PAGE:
Traditional, class-room based learning is by no means obsolete, but it must make room for Microlearning.
This is the new paradigm in L&D, where learners engage in bite-size learning modules of 2 to 8 minutes in duration, delivered directly to a learner’s mobile device, on demand.
It’s what learners want, and L&D professionals must rise to the challenge with these 25 microlearning best practices.
1. Build it and they will come.
Develop a resource library of microlearning content, which is searchable, and which is structured into categories, so learners can easily navigate to the content.
2. Focus your content around quick fixes to known pain points.
Frustrating knowledge gaps are the main reason that learners crave on-demand access to microlearning content.
3. Keep it short.
Create content of between about 2 and 6 minutes in length to keep time-pressured, learners engaged, and to hit the average learner’s attention sweet-spot.
4. Integrate microlearning seamlessly into everyday activities.
Do this by embedding content launch links, offering inline content previews into commonly accessed work-place applications.
5. Personalise content where possible, according to a learner’s current competency level, assessment scores, previous courses taken etc.
6. Make it enjoyable.
Anything you can do to bring some humour and levity to potentially dry topics will make it more compelling, and will increase learner engagement.
7. Make it social.
Explode the myth that microlearning has to be an isolated activity.
Chat-rooms, discussion forums, Q&A boards can be added to make microlearning a highly social event.
8. Gamify your microlearning journey, by rewarding learners with badges or creating public leader-boards to reflect their level of learning activity.
A healthy sense of competition can motivate staff to learn.
9. Make use of video where appropriate, as it has proven itself to be one of the most compelling forms of content consumption and it will increase learner engagement.
10. The car is your new classroom.
The morning and evening commute has become the new microlearning class-room.
Develop pod-cast versions of your content too, as these are perfect for the commute.
11. The quality of content must be exceptionally high, as the content quality bar has been set very high on sites like YouTube, Quora, Slideshare and Bitly.
12. Ensure that you enable offline access to content, for maximum usability, so mobile microlearners can still learn when there is no EMR signal, maximising accessibility of your content.
13. Adopt a lean mentality when producing content, focussing on what learners need to know.
14. Build a clear road-map of learning, planning out subject areas, and how to address learner pain points and skill gaps.
15 .Include online assessment, so learners can assess their progress to date and identify areas requiring development.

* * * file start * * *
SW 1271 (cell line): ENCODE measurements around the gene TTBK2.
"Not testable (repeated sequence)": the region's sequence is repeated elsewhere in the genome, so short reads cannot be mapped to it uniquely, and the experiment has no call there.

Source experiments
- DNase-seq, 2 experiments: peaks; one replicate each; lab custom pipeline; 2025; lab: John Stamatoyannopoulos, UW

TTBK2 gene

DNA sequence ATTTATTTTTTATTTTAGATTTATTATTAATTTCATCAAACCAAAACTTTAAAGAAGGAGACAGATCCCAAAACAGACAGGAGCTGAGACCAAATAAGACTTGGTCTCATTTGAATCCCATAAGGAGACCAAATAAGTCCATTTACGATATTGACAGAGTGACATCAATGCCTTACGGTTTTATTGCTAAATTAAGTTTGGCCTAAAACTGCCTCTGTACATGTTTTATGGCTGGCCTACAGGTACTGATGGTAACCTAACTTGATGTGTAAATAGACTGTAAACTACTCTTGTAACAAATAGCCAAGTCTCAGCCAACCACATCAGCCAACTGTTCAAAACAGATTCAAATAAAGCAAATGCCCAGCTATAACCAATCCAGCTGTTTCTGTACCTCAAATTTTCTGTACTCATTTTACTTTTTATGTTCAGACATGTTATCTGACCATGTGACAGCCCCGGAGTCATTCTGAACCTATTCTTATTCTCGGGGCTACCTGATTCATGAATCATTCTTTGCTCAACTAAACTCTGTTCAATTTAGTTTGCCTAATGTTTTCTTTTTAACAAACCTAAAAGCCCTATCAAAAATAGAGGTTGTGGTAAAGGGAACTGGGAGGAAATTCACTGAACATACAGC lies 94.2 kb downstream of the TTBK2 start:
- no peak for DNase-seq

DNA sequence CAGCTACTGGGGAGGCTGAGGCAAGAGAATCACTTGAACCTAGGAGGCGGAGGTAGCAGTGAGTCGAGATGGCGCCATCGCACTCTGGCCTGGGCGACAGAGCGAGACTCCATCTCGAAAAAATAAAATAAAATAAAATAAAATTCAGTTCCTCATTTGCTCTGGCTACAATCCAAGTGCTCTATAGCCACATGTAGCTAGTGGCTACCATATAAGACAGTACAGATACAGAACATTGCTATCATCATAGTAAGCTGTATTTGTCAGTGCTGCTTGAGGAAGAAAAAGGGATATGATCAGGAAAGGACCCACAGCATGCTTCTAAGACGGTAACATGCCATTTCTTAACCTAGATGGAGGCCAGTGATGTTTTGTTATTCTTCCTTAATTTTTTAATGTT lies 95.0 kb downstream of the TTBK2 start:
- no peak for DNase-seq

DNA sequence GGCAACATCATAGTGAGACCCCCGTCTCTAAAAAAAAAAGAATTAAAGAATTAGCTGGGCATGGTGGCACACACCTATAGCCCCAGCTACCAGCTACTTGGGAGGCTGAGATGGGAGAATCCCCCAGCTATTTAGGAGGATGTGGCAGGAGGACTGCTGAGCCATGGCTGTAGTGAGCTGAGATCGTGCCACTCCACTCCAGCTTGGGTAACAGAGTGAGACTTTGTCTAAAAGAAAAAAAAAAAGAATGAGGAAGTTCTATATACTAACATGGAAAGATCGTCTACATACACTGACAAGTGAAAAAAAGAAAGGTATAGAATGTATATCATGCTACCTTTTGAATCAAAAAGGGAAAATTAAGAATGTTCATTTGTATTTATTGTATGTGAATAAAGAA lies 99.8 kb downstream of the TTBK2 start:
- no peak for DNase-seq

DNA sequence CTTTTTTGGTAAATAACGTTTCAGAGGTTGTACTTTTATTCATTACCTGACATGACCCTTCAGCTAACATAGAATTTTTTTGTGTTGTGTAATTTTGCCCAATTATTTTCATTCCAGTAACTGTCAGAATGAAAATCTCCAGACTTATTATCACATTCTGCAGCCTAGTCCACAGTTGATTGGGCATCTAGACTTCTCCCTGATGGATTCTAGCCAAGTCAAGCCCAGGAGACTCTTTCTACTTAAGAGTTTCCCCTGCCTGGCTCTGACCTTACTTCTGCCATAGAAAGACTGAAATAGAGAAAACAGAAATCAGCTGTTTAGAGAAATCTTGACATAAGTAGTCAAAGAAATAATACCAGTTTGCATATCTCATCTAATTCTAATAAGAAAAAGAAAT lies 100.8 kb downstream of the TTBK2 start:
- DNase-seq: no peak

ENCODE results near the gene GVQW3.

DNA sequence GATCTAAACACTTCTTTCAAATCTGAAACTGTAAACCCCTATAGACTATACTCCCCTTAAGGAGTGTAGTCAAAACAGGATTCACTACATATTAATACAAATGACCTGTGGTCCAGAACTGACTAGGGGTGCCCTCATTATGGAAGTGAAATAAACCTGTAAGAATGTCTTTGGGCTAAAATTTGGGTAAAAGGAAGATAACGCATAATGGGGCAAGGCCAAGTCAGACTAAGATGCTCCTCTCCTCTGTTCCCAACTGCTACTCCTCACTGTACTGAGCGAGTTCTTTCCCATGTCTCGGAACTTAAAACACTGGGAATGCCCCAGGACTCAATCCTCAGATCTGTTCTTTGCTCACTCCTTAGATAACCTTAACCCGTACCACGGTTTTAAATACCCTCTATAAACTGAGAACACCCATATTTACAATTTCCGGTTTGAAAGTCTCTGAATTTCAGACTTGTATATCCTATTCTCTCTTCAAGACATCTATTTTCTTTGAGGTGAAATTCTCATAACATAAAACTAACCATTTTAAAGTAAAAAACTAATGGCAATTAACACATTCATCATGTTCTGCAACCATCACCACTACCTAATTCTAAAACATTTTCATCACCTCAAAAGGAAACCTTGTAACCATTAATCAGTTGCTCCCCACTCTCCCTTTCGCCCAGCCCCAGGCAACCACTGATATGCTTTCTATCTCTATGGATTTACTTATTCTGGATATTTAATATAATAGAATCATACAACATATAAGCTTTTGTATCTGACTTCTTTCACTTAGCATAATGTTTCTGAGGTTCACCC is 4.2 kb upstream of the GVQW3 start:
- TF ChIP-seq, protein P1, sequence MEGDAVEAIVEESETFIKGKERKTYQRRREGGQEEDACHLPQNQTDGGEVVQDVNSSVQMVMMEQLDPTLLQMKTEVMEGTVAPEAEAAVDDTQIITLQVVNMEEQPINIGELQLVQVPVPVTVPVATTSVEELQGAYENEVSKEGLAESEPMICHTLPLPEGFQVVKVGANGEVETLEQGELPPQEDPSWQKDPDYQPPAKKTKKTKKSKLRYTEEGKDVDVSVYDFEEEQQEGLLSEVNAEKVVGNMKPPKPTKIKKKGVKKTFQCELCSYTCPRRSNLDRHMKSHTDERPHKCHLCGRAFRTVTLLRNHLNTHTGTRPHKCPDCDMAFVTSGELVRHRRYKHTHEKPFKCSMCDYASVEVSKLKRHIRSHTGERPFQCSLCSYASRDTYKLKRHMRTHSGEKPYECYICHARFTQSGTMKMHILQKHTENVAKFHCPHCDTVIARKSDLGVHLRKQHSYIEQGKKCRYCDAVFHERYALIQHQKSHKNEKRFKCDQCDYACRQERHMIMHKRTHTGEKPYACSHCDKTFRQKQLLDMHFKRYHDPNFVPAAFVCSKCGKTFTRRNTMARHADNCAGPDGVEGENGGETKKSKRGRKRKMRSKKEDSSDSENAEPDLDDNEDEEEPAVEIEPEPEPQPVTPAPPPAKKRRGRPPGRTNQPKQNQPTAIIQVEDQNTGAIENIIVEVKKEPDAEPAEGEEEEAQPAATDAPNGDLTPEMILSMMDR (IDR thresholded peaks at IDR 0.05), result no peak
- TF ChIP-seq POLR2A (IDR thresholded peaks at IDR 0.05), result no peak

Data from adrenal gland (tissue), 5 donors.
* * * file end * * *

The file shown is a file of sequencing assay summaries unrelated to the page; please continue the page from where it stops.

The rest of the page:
Make these assessments optional and short, so the most time-pressured learners can skip over it if they wish.
16. Keep it real.
Focus your microlearning modules on real-life working tasks to ensure maximum relevance to the learner, boosting learner engagement as a result.
17. Understand your target audience.
Do a training needs analysis to identify individual and company-wide skill gaps and pain points, to ensure you are delivering irresistible learning content.
18. Ensure that you have a clear visual design strategy, as mobile phones vary in size, operating systems, processing power and bandwidth.
Produce content that walks the line of best fit between all these constraints.
19. Use scheduled learning, to maximise overall knowledge transfer, which is where learners can subscribe to a thread or series of learning nuggets pushed out to the learner at regular intervals.
20. Use real-world training scenarios and simulations, where possible, as these give learners the often welcome opportunity to put their knowledge into practice.
21. Focus on one topic, idea or pain point per microlearning set, and focus all your content around addressing that particular pain point for the most potent just-in-time learning.
22. Use microlearning to support existing class-room based macro-learning, either as a precursor or warm up for a workshop, or as follow-up content to cement learning in a class-room event.
23. Develop a system for tracking microlearning moments, to chart overall progress and build a greater sense of overall achievement.
24. Infographics are excellent vehicles for microlearning and are best used to summarise and reinforce a prior training programme.
25. Don’t reinvent the wheel.
Where possible, consider converting pre-existing block-learning content into modern highly digestible microlearning nuggets.
Chief Disruption Officer